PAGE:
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Libya and the Afghan Model


My WPR column this week:

The inability of the Afghan Model to manage the post-conflict environment would be a problem even if the coalition was prepared to fully commit to destroying Gadhafi’s regime. In the absence of such a commitment, it’s very easy to imagine any number of very bad outcomes in Libya. War and insurgency have a radicalizing effect, and any insurgency would create wide swaths of ungovernable territory in Libya. In order to ensure the survival of the new government, the United States and the other coalition partners may feel compelled to support it against loyalist forces, which would require yet another level of commitment. Of course, this would also make the coalition responsible for preventing rebel reprisals against loyalists, and possibly for ensuring that the new government maintains a suitable democratic façade.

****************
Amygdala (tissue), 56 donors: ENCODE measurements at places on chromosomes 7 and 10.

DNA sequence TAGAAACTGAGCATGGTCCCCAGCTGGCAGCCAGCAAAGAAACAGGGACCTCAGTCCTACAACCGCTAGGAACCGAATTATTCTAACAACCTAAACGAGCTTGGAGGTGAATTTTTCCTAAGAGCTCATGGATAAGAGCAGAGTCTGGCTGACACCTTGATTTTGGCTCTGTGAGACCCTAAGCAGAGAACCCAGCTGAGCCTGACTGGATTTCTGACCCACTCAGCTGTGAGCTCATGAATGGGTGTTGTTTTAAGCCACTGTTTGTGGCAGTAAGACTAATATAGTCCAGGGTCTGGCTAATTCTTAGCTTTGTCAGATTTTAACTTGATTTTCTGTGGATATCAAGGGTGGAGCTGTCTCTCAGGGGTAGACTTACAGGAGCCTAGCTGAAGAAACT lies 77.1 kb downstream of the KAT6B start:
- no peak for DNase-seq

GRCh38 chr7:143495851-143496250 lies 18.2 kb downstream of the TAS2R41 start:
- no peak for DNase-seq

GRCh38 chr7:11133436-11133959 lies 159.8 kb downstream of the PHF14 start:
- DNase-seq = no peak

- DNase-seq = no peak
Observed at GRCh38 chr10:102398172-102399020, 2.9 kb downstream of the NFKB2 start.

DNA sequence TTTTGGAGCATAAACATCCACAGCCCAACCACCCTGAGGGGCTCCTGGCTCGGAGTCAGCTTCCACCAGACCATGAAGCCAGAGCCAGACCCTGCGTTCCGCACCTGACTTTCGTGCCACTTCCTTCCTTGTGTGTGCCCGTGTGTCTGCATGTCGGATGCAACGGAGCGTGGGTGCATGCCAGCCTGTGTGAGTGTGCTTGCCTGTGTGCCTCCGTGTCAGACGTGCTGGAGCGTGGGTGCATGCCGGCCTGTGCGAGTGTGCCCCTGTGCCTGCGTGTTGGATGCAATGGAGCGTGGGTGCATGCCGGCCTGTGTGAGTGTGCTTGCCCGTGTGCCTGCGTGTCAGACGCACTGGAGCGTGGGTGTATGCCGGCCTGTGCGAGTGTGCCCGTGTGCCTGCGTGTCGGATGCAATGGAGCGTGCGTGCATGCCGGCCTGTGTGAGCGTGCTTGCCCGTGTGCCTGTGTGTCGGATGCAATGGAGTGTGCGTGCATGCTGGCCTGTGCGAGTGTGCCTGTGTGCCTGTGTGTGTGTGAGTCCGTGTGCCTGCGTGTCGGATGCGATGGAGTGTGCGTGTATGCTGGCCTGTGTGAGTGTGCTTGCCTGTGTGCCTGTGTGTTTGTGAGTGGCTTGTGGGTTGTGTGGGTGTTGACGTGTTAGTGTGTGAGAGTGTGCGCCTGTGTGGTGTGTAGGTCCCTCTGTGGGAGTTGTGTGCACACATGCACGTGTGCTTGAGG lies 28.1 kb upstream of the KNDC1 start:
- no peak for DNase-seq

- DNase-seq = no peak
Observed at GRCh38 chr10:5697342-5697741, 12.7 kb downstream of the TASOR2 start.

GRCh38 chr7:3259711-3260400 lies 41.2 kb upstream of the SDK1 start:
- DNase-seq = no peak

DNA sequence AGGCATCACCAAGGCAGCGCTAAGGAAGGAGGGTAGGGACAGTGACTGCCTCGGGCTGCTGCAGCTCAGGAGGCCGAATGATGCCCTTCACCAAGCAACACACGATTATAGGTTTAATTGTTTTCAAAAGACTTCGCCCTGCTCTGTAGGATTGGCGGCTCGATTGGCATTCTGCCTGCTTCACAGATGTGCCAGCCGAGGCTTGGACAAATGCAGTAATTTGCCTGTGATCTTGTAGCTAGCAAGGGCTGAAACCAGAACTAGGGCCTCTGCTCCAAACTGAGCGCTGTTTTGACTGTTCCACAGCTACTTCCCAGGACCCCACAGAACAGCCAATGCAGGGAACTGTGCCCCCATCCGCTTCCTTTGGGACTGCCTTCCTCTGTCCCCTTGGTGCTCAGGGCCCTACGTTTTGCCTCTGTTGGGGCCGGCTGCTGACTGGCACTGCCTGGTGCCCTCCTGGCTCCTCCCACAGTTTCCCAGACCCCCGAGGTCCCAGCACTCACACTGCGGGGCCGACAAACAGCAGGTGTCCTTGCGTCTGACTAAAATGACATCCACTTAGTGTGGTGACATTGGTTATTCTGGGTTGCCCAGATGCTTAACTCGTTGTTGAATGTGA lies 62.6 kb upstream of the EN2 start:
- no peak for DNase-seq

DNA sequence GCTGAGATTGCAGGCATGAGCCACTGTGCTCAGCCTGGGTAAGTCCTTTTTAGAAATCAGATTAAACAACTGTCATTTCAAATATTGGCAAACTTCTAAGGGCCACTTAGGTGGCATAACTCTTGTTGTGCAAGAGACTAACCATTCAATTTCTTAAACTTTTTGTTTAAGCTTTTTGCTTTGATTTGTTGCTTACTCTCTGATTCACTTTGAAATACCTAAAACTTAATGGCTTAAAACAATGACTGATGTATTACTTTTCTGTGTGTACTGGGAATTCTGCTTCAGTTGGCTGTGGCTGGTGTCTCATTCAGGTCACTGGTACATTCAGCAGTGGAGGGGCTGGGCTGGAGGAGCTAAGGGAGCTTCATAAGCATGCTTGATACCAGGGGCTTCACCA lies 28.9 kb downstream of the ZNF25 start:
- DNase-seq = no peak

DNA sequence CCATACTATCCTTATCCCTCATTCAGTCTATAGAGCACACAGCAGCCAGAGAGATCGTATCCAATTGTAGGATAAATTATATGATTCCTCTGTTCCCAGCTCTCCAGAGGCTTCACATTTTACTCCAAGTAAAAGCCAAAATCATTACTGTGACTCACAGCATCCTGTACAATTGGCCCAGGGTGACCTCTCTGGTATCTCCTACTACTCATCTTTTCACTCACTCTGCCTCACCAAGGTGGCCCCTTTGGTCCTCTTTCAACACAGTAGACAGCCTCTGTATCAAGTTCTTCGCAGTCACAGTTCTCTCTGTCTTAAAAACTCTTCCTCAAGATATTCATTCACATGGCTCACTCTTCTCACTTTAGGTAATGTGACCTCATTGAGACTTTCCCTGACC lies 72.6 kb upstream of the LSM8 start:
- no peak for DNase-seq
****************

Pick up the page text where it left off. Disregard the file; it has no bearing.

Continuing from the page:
In short, there is much about the intervention in Libya that should give the United States and its coalition partners pause. Yet Presidents Barack Obama and Nicolas Sarkozy and Prime Minister David Cameron do not appear to have thought through the pitfalls of intervention at any great length, even to the extent of developing coherent strategic objectives. They may have been reluctant to do so because the implications of almost all of the strategic options are dangerous and grim. However, bad options aren’t an excuse to abandon strategy or to engage in a war without carefully thinking through desired objectives.

At this point, the two most likely outcomes of the conflict seem to be either a slow escalation of Western commitment that will eventually lead to the deposition of the Gadhafi regime, or the creation of a quasi-independent statelet around Benghazi under U.N. protection. Unfortunately, here again, it is not clear that the leaders of the U.S., the U.K. and France have thought very hard about the implications of either of these outcomes.

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